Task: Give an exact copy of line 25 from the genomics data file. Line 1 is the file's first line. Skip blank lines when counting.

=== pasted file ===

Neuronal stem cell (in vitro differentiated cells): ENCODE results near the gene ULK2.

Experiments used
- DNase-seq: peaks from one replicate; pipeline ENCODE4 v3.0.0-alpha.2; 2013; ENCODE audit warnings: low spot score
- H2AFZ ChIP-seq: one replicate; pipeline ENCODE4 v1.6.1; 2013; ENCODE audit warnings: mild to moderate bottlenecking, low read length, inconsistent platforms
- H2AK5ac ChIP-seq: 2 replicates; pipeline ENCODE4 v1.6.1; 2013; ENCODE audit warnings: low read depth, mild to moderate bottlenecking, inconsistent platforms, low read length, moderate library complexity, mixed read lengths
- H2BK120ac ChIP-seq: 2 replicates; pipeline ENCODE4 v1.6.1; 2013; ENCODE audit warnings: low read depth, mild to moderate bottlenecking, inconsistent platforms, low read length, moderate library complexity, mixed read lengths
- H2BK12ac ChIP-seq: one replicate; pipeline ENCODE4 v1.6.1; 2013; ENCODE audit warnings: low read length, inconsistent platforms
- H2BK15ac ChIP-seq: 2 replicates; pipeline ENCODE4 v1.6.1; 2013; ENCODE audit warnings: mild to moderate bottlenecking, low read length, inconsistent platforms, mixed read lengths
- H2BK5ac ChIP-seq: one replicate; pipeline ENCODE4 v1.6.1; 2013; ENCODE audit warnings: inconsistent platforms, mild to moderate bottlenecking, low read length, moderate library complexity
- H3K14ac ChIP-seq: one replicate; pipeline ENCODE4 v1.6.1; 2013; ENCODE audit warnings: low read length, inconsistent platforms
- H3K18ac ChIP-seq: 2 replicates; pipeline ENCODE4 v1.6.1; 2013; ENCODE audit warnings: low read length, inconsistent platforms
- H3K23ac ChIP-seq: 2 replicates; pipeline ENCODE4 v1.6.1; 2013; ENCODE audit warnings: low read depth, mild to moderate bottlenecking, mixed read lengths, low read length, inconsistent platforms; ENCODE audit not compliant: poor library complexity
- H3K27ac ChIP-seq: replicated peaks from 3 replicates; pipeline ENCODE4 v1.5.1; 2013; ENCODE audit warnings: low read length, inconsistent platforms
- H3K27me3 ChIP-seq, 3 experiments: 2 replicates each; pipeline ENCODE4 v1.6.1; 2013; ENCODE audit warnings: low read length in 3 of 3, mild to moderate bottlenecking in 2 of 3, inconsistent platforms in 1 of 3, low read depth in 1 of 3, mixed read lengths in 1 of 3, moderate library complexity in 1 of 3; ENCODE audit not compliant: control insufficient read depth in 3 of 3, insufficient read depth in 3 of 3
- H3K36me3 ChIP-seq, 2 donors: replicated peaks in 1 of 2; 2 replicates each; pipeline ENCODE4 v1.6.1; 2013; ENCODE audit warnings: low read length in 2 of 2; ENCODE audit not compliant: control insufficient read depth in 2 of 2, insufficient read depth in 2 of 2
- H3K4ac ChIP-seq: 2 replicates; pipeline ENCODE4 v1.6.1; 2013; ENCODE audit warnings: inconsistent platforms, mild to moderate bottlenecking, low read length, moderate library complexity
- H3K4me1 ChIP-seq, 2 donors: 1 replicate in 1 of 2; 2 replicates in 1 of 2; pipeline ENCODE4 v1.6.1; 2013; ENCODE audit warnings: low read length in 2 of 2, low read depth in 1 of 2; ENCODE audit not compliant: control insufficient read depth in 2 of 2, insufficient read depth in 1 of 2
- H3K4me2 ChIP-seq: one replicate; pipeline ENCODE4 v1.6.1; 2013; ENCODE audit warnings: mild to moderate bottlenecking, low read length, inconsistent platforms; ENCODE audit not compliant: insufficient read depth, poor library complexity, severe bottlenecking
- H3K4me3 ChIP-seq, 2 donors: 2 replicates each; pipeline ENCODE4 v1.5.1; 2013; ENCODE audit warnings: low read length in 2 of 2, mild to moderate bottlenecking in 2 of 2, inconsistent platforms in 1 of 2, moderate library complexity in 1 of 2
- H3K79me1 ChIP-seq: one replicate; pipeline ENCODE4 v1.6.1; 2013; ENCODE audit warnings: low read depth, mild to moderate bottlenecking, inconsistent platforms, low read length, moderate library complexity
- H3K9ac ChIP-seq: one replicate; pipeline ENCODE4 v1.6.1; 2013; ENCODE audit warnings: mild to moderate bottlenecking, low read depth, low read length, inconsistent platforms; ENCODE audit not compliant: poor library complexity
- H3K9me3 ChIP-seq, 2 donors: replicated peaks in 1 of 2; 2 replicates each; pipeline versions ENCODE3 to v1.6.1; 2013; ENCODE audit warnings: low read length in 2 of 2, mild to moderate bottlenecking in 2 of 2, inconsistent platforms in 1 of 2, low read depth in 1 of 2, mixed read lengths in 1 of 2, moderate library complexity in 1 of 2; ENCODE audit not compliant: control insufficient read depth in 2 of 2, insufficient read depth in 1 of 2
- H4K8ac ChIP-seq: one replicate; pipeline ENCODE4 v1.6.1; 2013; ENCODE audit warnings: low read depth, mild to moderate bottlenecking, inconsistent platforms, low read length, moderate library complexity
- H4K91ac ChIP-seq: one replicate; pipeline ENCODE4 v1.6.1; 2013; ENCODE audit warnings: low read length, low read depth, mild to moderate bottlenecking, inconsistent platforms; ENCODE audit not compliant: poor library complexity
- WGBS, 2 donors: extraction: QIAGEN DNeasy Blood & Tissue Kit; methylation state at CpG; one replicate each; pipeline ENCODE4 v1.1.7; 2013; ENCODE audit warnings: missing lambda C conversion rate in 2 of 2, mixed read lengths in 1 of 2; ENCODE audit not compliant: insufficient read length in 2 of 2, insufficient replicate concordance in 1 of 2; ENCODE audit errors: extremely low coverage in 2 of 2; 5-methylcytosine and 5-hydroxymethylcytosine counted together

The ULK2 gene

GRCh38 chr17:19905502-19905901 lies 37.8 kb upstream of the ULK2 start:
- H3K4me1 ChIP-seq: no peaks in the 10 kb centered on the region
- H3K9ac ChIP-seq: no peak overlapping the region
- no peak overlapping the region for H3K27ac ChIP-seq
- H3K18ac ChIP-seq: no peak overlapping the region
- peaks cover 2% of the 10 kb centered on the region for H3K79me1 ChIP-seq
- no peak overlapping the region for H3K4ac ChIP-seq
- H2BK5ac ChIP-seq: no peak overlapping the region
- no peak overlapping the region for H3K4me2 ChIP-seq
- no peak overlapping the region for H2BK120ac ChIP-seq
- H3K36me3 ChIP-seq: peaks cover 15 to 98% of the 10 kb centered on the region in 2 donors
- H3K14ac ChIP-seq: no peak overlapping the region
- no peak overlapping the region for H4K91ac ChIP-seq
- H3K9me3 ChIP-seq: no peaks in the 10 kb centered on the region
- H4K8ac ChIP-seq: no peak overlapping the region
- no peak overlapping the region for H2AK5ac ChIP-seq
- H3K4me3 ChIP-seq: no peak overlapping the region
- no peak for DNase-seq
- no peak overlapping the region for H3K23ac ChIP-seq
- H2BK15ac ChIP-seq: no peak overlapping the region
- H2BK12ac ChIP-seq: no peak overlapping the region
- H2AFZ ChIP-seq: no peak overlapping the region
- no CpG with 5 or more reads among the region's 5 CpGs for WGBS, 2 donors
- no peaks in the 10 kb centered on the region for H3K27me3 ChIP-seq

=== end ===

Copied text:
- WGBS, 2 donors: extraction: QIAGEN DNeasy Blood & Tissue Kit; methylation state at CpG; one replicate each; pipeline ENCODE4 v1.1.7; 2013; ENCODE audit warnings: missing lambda C conversion rate in 2 of 2, mixed read lengths in 1 of 2; ENCODE audit not compliant: insufficient read length in 2 of 2, insufficient replicate concordance in 1 of 2; ENCODE audit errors: extremely low coverage in 2 of 2; 5-methylcytosine and 5-hydroxymethylcytosine counted together